In the French Alps, sits Le Chambon, a small village between the borders of Italy and Switzerland. Being Huguenots, the people of Le Chambon followed a long line of unswerving faithfulness to Christ, and with the spread of Nazi occupation they remained unmoved. The pastor in Le Chambon, André Trocmé, challenged the people to reject any German request they perceived as contrary to the Gospel. And so they did.
The school children refused to give the fascist salute when officials passed. The teachers refused to sign documents of loyalty to the occupation. Jewish refugees began to arrive as word spread about their resolve to stand against the enemy. In open defiance to Germany, the people of Le Chambon took them in, fed them, hid them, and eventually helped 3,500 Jews escape murder.
When the first refugee appeared at her door in 1941, Magda—the pastor’s wife—said it never occurred to her to say no. She said, “I did not know that it would be dangerous. Nobody thought of that.”
While many look at the actions of Le Chambon as heroic, they were not trying to be heroic. They did not weigh the cost of rejecting German’s occupation, for Christ and the Gospel occupied their hearts. The eyes of the people of Le Chambon were on Christ, not the cost; they were distracted from the fear of following by the joy of obedience. --Jim L. Wilson and Jason D. Helmbacher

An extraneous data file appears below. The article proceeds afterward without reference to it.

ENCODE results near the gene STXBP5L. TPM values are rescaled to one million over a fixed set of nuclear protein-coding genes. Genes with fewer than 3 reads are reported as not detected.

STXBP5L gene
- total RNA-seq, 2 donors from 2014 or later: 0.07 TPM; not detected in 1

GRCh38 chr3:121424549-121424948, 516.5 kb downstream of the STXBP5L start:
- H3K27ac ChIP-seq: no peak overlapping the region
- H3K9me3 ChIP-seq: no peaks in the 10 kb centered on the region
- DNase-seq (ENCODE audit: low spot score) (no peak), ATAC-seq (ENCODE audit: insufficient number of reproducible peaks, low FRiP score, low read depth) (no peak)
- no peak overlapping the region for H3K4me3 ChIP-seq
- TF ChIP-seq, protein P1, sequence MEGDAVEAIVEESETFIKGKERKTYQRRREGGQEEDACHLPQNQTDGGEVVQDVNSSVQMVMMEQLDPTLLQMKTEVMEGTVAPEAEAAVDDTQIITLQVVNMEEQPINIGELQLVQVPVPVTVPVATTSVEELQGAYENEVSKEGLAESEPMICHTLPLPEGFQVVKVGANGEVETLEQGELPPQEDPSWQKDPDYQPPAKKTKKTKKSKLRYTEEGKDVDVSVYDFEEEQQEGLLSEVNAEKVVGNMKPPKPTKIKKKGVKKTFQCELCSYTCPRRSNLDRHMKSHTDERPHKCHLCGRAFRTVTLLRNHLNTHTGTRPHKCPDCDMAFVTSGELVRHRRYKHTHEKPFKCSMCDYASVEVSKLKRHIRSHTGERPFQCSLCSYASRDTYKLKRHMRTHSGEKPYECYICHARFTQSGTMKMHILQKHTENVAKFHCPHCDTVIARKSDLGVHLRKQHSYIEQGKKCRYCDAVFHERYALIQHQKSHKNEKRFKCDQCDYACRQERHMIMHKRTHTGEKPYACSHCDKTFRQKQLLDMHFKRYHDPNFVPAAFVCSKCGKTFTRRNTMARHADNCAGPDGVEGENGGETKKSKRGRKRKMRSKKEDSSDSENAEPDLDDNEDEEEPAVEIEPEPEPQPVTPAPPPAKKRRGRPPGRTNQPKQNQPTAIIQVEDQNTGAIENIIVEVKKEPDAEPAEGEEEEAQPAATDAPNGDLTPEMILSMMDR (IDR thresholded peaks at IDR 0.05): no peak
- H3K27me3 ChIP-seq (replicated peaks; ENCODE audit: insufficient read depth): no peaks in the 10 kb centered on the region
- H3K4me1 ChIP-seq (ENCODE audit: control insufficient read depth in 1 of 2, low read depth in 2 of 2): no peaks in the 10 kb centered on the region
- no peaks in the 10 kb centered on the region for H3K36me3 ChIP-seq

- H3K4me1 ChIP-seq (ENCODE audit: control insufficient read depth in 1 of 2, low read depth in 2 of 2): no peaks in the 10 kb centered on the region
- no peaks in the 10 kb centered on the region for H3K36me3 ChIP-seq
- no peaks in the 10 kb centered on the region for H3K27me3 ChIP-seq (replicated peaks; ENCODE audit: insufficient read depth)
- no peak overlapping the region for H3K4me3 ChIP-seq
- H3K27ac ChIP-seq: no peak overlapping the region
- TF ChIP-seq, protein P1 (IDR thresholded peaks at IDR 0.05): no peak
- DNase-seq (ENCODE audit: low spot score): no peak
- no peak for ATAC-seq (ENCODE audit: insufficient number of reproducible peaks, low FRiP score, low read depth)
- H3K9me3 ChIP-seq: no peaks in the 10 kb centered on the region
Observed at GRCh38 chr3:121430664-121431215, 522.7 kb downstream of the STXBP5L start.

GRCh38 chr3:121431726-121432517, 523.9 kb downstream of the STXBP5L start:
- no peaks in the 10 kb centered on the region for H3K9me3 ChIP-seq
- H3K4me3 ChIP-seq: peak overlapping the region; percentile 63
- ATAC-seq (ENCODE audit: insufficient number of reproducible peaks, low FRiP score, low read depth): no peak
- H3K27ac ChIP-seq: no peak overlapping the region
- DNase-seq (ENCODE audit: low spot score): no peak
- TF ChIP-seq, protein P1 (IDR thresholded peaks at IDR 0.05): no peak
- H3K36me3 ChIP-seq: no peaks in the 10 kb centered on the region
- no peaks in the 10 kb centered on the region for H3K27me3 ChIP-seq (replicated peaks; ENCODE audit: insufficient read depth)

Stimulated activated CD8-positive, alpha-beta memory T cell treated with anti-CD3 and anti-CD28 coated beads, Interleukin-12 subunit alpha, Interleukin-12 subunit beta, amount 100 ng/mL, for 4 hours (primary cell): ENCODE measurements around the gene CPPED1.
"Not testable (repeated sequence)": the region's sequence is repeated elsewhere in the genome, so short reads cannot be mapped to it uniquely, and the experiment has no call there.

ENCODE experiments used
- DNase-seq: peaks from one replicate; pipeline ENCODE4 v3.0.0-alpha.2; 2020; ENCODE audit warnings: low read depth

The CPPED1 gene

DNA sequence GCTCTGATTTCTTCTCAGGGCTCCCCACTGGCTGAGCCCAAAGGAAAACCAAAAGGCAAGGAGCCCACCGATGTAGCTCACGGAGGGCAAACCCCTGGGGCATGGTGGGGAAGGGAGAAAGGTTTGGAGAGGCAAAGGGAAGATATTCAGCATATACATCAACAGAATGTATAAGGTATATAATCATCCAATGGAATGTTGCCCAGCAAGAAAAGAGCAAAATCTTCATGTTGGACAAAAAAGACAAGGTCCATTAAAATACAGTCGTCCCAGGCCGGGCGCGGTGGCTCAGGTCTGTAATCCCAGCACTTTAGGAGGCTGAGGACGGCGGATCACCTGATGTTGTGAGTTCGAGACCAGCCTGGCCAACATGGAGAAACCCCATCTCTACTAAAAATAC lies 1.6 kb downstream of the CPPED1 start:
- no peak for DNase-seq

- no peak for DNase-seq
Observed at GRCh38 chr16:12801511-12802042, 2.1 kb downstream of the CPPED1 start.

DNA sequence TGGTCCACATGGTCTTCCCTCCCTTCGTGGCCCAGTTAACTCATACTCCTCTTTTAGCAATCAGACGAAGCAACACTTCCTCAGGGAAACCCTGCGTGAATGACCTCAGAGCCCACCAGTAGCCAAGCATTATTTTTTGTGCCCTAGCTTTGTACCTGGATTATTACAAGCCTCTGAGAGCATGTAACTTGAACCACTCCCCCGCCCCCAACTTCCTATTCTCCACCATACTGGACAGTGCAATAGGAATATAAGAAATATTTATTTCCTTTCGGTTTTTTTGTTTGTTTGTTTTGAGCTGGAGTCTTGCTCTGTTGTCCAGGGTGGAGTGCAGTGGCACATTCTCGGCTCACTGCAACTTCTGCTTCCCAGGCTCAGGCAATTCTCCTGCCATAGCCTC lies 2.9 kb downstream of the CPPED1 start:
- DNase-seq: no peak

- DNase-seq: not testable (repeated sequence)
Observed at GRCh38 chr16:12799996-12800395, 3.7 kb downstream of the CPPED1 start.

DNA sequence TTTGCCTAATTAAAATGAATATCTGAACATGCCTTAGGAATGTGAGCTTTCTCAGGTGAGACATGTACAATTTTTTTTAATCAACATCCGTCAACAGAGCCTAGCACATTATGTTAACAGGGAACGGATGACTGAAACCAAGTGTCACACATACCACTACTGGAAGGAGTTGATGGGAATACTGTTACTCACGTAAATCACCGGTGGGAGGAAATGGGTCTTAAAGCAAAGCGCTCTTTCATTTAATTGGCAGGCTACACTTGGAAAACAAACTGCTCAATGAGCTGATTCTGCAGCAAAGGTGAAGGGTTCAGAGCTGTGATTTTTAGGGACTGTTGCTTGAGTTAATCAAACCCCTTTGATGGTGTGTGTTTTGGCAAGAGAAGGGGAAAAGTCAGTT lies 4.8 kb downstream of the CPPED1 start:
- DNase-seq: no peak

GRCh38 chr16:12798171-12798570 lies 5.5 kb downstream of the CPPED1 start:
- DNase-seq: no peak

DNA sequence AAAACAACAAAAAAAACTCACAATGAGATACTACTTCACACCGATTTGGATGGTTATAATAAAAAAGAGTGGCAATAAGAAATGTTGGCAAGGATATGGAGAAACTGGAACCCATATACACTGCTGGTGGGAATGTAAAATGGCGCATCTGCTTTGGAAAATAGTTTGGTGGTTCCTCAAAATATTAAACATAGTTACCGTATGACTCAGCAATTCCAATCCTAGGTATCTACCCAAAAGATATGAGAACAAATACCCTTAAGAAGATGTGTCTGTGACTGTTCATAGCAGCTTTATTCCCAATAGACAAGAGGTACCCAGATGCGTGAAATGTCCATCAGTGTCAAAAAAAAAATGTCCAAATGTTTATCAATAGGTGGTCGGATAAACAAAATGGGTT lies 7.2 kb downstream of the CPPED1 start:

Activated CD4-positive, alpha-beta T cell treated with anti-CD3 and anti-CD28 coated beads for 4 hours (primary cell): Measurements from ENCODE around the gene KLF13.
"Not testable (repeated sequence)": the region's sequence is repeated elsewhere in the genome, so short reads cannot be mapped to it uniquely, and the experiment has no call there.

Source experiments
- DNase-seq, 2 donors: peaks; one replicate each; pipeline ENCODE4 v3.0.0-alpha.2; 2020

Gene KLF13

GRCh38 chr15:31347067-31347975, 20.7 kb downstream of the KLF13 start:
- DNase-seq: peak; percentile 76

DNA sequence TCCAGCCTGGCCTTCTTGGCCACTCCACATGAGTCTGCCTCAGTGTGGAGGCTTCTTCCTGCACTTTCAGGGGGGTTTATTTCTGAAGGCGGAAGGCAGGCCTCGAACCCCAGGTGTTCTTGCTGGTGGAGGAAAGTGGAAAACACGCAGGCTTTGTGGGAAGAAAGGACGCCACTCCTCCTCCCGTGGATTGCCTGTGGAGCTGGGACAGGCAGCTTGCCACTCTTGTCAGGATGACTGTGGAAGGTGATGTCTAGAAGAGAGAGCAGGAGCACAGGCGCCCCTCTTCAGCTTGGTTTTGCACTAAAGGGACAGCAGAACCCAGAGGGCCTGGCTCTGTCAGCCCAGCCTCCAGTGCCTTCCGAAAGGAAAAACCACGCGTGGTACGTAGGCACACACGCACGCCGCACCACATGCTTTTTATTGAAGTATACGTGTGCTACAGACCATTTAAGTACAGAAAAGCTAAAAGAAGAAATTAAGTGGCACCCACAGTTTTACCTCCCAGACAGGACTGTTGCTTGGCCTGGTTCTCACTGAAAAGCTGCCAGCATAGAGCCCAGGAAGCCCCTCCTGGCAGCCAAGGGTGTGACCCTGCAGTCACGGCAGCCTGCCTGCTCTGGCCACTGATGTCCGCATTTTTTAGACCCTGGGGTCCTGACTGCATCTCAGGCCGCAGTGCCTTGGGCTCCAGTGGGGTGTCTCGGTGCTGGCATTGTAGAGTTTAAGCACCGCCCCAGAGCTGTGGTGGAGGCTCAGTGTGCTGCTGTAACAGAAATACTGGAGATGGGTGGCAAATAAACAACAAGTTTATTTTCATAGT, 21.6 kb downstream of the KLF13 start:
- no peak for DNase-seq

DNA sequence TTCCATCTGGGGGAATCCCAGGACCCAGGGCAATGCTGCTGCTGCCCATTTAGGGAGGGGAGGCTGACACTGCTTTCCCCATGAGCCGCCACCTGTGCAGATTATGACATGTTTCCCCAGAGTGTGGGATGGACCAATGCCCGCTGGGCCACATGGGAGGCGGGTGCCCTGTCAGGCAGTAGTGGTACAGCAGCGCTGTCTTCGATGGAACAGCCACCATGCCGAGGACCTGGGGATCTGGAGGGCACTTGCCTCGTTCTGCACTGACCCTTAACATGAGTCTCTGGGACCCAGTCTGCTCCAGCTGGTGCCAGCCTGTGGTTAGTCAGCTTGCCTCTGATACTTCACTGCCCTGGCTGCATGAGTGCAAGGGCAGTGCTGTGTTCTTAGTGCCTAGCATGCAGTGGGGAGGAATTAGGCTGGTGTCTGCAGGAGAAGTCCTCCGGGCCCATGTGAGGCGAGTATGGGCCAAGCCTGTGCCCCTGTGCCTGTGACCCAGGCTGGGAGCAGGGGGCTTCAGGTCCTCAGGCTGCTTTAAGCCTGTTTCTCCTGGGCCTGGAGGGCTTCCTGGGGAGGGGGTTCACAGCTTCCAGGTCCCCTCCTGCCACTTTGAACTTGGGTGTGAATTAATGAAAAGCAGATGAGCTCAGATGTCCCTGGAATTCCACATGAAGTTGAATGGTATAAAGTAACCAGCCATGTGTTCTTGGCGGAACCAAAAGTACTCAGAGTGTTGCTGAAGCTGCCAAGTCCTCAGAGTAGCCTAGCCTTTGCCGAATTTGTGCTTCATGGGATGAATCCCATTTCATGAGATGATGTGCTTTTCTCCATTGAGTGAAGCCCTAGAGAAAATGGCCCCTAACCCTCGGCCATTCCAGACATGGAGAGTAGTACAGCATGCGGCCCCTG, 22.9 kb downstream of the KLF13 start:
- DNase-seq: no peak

Luke 14:25-33 (NASB77) “Now great multitudes were going along with Him; and He turned and said to them, (26) " If anyone comes to Me, and does not hate his own father and mother and wife and children and brothers and sisters, yes, and even his own life, he cannot be My disciple. (27) "Whoever does not carry his own cross and come after Me cannot be My disciple. (28) "For which one of you, when he wants to build a tower, does not first sit down and calculate the cost, to see if he has enough to complete it? (29) "Otherwise, when he has laid a foundation, and is not able to finish, all who observe it begin to ridicule him, (30) saying, 'This man began to build and was not able to finish.' (31) "Or what king, when he sets out to meet another king in battle, will not first sit down and take counsel whether he is strong enough with ten thousand men to encounter the one coming against him with twenty thousand? (32) "Or else, while the other is still far away, he sends a delegation and asks terms of peace. (33) "So therefore, no one of you can be My disciple who does not give up all his own possessions.”